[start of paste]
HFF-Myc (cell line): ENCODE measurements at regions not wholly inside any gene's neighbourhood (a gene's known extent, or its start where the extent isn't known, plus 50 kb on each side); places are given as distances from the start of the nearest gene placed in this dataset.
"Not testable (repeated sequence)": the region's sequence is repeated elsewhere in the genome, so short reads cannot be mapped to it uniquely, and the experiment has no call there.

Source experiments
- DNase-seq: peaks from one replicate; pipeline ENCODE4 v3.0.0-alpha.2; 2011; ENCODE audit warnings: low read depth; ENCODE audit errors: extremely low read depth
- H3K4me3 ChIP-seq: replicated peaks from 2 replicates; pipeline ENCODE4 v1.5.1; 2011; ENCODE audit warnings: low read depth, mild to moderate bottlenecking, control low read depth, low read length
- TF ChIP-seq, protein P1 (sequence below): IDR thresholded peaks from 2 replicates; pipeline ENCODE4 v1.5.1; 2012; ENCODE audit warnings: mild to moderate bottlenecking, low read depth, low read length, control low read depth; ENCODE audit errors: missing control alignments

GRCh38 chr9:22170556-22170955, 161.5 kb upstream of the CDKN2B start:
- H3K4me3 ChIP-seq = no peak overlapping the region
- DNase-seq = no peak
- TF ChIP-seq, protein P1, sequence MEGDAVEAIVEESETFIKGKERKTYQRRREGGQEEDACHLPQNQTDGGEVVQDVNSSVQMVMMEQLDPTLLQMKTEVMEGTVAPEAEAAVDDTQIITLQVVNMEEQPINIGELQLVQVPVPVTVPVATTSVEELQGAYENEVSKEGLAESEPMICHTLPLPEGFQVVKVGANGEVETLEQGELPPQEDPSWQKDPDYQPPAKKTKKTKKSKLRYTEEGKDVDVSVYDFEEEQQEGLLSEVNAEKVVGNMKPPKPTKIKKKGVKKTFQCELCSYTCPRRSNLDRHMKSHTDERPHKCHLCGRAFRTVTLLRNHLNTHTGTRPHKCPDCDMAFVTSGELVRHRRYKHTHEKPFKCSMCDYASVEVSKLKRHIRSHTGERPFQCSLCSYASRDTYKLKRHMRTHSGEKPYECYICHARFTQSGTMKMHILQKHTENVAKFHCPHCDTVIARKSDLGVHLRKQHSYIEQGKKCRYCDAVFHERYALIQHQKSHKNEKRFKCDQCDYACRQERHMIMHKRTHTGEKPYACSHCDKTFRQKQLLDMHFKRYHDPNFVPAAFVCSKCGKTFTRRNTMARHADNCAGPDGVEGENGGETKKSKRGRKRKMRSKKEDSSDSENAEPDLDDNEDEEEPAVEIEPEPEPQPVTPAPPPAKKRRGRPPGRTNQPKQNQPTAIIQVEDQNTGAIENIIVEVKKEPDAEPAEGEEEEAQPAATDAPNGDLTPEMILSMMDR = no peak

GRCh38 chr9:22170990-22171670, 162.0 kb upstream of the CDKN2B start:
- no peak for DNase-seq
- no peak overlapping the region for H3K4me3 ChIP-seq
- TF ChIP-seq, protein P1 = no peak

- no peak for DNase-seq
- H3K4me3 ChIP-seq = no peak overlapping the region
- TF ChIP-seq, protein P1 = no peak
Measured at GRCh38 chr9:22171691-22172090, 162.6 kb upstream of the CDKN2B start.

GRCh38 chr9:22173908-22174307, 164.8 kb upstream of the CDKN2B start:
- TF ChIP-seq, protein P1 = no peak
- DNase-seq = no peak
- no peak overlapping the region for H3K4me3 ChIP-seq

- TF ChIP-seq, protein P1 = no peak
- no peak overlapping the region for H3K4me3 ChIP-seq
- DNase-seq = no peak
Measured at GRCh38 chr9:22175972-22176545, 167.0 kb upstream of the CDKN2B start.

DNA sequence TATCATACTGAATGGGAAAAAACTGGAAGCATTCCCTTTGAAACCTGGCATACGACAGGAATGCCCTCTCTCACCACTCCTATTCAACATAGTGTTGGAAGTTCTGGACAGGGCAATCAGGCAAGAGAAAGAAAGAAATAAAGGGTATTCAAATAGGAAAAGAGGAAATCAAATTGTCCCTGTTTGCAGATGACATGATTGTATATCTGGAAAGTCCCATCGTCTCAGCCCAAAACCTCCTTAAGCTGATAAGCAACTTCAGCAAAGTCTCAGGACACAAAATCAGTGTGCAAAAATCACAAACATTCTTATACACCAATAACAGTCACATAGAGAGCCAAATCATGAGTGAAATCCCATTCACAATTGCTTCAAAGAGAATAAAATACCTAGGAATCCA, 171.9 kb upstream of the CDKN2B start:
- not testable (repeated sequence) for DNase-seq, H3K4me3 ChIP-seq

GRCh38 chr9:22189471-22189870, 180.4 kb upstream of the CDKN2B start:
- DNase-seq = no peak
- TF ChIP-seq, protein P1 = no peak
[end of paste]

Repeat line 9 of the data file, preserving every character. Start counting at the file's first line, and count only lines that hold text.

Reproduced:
- DNase-seq = no peak